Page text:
At the end of the 2014-15 regular season, the New Orleans Pelicans found themselves playing their biggest game in recent memory — a winner take all showdown with Russell Westbrook and the Thunder for the eighth and final Western Conference playoff spot.
In the biggest game of his career, Anthony Davis led his team to victory. His squad went on the get swept by the Warriors (and nobody has been able to beat them since), but the Pelicans appeared to be on the rise heading into this NBA season.
Thing are not going to plan.
Sitting at 3-11, New Orleans enters Friday with the second worst record in the west (and allow a league-worst 110 PPG to opponents). Sure, it’s got to be disappointing for both the organization and the fan base after showing promise last season. But could this be a blessing in disguise?
Of course, it’s still early enough for the Pel’s to turn it around, but highly unlikely. AD has been in and out of the lineup with injuries all season — which is a concern. Typically, this leaves a team two options in the NBA. Blow it up, or tank the season away.
In this specific scenario, blowing it up makes no sense. Davis is unquestionably the best young player in the game, and just signed a five-year, $145 million contract extension at the age of 22. The line of teams willing to trade for him would be around the corner, but what would New Orleans even want in return? The next Anthony Davis?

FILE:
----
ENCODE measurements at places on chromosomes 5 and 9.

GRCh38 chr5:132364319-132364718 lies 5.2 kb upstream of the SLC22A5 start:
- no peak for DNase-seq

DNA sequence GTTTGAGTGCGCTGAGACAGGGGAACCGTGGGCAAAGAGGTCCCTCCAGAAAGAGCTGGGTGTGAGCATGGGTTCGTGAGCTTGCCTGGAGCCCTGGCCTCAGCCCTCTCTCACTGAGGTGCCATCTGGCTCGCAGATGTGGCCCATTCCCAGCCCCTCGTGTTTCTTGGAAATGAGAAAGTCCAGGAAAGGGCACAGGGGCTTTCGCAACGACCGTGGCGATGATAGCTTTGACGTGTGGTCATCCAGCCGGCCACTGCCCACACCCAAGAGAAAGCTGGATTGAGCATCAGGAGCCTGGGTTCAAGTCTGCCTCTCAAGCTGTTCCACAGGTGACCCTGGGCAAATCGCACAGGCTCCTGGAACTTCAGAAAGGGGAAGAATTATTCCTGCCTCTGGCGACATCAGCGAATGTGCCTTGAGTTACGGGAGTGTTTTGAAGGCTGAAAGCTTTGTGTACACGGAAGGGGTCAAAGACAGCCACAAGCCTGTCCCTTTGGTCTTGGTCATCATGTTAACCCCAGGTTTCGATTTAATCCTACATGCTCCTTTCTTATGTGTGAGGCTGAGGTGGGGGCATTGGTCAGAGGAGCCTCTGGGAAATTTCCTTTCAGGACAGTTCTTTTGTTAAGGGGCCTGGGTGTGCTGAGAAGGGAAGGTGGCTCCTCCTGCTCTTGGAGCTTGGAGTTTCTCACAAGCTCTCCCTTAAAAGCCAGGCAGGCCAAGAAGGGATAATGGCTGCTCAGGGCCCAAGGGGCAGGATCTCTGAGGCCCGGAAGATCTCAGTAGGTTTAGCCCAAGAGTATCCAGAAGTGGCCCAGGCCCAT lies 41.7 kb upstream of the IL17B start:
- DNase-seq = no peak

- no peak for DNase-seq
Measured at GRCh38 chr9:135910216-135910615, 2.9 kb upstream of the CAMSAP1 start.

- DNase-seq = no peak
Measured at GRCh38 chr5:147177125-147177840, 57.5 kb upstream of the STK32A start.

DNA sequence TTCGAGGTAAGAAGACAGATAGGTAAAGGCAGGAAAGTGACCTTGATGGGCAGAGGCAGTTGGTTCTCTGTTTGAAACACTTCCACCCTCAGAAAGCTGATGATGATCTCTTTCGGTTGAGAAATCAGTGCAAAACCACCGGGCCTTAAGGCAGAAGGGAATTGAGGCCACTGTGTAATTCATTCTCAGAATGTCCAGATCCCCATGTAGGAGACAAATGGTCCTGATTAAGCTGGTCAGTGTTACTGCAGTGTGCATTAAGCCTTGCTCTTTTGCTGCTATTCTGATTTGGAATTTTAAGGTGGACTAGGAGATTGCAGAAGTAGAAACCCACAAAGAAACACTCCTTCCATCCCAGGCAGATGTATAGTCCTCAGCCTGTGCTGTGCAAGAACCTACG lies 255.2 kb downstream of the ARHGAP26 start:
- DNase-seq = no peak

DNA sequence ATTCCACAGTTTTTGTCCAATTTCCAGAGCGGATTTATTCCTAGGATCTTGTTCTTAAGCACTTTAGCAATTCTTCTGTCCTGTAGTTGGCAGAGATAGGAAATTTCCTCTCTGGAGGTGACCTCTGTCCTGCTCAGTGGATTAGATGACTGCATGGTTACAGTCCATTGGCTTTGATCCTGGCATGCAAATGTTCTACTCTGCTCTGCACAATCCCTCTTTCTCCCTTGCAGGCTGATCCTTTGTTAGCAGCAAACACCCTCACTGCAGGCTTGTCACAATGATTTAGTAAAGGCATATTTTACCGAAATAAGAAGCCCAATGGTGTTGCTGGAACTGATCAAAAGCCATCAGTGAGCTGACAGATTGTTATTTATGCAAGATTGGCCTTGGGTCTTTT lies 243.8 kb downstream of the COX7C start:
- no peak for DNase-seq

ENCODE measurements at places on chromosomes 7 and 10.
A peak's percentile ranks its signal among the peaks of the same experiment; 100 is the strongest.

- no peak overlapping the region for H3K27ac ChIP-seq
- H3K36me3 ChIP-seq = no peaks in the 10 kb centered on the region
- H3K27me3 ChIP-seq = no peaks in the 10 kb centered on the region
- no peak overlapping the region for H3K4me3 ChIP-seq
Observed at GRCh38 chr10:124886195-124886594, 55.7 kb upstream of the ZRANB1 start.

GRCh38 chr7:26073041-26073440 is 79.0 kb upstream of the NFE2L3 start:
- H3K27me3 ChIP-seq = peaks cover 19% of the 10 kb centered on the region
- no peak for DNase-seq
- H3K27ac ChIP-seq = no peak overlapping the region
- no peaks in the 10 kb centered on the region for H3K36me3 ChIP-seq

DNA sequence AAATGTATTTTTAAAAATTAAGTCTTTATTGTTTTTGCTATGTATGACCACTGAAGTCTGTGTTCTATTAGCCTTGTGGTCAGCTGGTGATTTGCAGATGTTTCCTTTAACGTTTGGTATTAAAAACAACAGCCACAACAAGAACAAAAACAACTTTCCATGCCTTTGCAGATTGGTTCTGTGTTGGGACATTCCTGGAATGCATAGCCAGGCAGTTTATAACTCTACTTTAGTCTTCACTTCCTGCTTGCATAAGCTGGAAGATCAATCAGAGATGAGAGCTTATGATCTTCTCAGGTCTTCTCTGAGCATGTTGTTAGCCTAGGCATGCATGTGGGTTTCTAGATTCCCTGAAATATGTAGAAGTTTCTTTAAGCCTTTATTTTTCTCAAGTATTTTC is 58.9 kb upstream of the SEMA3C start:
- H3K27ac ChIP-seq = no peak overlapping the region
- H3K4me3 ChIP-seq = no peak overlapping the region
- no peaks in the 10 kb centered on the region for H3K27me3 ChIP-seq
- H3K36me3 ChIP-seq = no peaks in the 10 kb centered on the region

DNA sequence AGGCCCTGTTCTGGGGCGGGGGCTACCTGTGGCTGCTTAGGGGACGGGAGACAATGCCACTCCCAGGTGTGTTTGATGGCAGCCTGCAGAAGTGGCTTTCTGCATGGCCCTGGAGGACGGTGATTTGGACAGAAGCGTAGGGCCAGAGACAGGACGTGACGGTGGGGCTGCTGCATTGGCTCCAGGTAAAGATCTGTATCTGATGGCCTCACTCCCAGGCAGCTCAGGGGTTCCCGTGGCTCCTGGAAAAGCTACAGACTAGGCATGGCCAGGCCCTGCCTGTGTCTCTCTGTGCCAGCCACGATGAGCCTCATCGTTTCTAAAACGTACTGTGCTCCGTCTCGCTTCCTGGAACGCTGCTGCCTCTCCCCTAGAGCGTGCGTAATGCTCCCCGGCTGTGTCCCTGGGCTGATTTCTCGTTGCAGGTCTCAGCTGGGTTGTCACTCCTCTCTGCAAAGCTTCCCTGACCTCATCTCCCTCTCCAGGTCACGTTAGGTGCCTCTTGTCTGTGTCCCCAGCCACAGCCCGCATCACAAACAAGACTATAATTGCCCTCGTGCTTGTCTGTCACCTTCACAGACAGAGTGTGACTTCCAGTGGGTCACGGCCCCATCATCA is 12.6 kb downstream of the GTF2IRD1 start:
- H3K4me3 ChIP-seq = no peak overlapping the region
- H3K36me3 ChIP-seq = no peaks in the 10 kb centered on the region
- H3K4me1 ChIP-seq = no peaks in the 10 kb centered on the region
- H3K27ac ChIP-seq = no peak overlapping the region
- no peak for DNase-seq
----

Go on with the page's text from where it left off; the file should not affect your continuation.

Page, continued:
The NBA hates the term “tanking.” But from where the Pelicans are sitting, that idea is pretty attractive.
Let’s go back to 1997. The Spurs were a team on the cusp in the mid-90’s, but David Robinson could never quite get his team over the hump. Robinson would only play six games in the 1996-97 season, and the Spurs went from 62 wins the previous year, to just 20 wins.
A couple of fun facts about that dreadful 20-win season — Dominique Wilkins made an NBA comeback and averaged a team-high 18.2 PPG, and after head coach Bob Hill was fired 18 games into the season, Gregg Popovich took over as the interim head coach.
But you already know what the biggest payoff was. San Antonio drafted Tim Duncan with the No. 1 overall pick in the draft.
So why did I throw you in the time machine for a minute there? What if the 2015-16 Pelicans are the 1996-97 Spurs? Davis is our much younger Robinson, and LSU freshman-phenom Ben Simmons is our much younger Duncan. The ping pong balls would have to fall the right way, but if Davis and the rest of the team’s poor fortune continues, it could be one of those kind of years.
If you’re unfamiliar with Simmons, the LeBron comparisons are not uncalled for. The 6’10” point-forward is averaging 18.7 points, 12.7 rebounds, 4.7 assists, 1.3 blocks and 2.0 steals just three games into his college career, all while shooting 63.2% from the field. Pairing a talent like that with Davis could mean a decade of dominance if the tandem were to remain healthy (which Davis has made a legit concern).
It’s not as bad as it seems, New Orleans. This pain may be very temporary.
Find me on Twitter @julianedlow